August 13, 2019 · puerto rico twitter spaCy social media

The importance of social networks in the Puerto Rican protests

Showing with data, how important the hashtag #RickyRenuncia, was.


July 2019, was a historical month for Puerto Rico. On the 13th, the Puerto Rico’s Center for Investigative Journalism leaked a document consisting of 889 pages of Telegram messages interchanged between the then-governor, Ricardo Roselló, and inner members of his staff. It’s content included messages of misogynistic content, homophobia, sexism, vulgar language, and even jokes towards the victims of Hurricane María.

Obviously, the people of Puerto Rico didn’t agree nor accepted these before-mentioned messages. And in the wake of such controversy, they took over the streets of Old San Juan to protest. The outcome was the resignation of the governor, as well as several members of his cabinet. But, what indeed marked these manifestations — besides the fact they worked and managed its objective — and made them truly unique, efficient, and if I may say, millennial, was the influential role that the social networks played.


Puerto Rico

Puerto Rico is a small island, with only 3.2 million habitants. Of those, around 350,000 (a bit more than 10%), live in San Juan, the capital and center of the government. The point I want to illustrate is that under these circumstances, rallying up a crowd, big enough to storm the streets of San Juan is not necessarily an impossible task — or at least, in terms of transportation and mobility. Notwithstanding, even though the country is physically close together, it decided to unite under one collective movement, #RickyRenuncia, Spanish for “Ricky [nickname of the former governor] resign.”The hashtag was an undeniable success, after all, the governor resigned, and its mission was carried out. And now that its usage has declined, I wanted to investigate certain things about it.In this article, I’ll be exploring and investigate data regarding the usage of this now historic hashtag. Through several visualizations, I’ll show how popular, trendy, and evolving, it was.Following its inception, #RickyRenuncia, rapidly became a Twitter trending topic, not even in Puerto Rico, but also in the United States. Let’s see the numbers.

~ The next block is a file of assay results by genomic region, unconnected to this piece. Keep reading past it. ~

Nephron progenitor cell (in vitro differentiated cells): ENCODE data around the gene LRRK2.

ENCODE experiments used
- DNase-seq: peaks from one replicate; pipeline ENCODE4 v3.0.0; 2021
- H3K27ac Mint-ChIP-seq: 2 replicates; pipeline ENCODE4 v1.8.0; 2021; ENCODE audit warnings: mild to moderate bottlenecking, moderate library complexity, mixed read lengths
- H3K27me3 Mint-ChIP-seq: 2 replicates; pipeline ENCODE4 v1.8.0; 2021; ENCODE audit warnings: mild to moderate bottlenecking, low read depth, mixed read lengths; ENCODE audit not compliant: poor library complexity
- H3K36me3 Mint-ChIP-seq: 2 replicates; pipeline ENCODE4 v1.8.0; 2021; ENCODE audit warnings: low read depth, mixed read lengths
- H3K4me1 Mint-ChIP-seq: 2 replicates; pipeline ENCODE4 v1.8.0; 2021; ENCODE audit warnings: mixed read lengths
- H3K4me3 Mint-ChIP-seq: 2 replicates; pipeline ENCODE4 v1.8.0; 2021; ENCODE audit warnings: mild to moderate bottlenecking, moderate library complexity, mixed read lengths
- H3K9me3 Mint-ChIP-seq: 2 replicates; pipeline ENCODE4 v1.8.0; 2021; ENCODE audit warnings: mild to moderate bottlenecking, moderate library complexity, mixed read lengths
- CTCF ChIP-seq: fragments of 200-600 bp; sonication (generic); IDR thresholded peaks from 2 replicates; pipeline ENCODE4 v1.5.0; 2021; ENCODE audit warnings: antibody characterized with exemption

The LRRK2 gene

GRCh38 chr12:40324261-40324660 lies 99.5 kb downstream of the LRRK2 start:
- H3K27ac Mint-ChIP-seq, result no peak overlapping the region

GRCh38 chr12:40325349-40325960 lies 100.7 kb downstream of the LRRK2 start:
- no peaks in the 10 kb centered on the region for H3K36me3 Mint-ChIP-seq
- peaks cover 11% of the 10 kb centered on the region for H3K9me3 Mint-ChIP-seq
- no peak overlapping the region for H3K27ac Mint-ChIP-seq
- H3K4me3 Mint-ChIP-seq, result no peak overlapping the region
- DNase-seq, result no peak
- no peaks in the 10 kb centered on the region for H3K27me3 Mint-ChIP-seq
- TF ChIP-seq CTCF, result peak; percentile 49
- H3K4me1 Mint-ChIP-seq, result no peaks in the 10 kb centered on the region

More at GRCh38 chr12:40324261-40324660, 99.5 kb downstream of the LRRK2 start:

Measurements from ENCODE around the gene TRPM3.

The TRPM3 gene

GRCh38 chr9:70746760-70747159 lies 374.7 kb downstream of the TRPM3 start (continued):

Twitter Trending Topics from July 16.

This screenshot shows the trending topics from the United States at some point on July 16. And it shows #RickyRenuncia in the second position, beating #PrimeDayAmazon, which refers to Amazon’s well-known and highly anticipated yearly sales event.

The hashtag didn’t stop on Twitter; on Instagram, it was also a hit. At the time of writing, there are 242,989 posts with the hashtag, in which a vast majority of them feature this image:


An iconic image.

Furthermore, some people added their own flavor to the hashtag, resulting in some trendy ones that while didn’t become as big as #RickyRenuncia, are worth a mention. The following image show some of them, and the number of times they appear on Instagram.


Instagram hashtags related to #RickyRenuncia. Source: https://keywordtool.io.

The first and third hashtag from this image, #rickyrenunciaya, and #rickyrenunciaahora means “ricky resign now,” while in the last one, the word “puñeta,” is a very Puerto Rican interjection that in this means “damn.”

The trend was so strong that it surpassed the realm of social networks. As we’ll see in the next images from Google Trends, many people, not only in Puerto Rico, were also searching for the now-famous phrase.


The popularity of "#RickyRenuncia." Source: Google Trends.

This image represents the worldwide popularity of the Google search query “#rickyrenuncia,” and in it, we can see how sudden was its development. Even more impressive, is the fact that even after the resignation, the search is still active.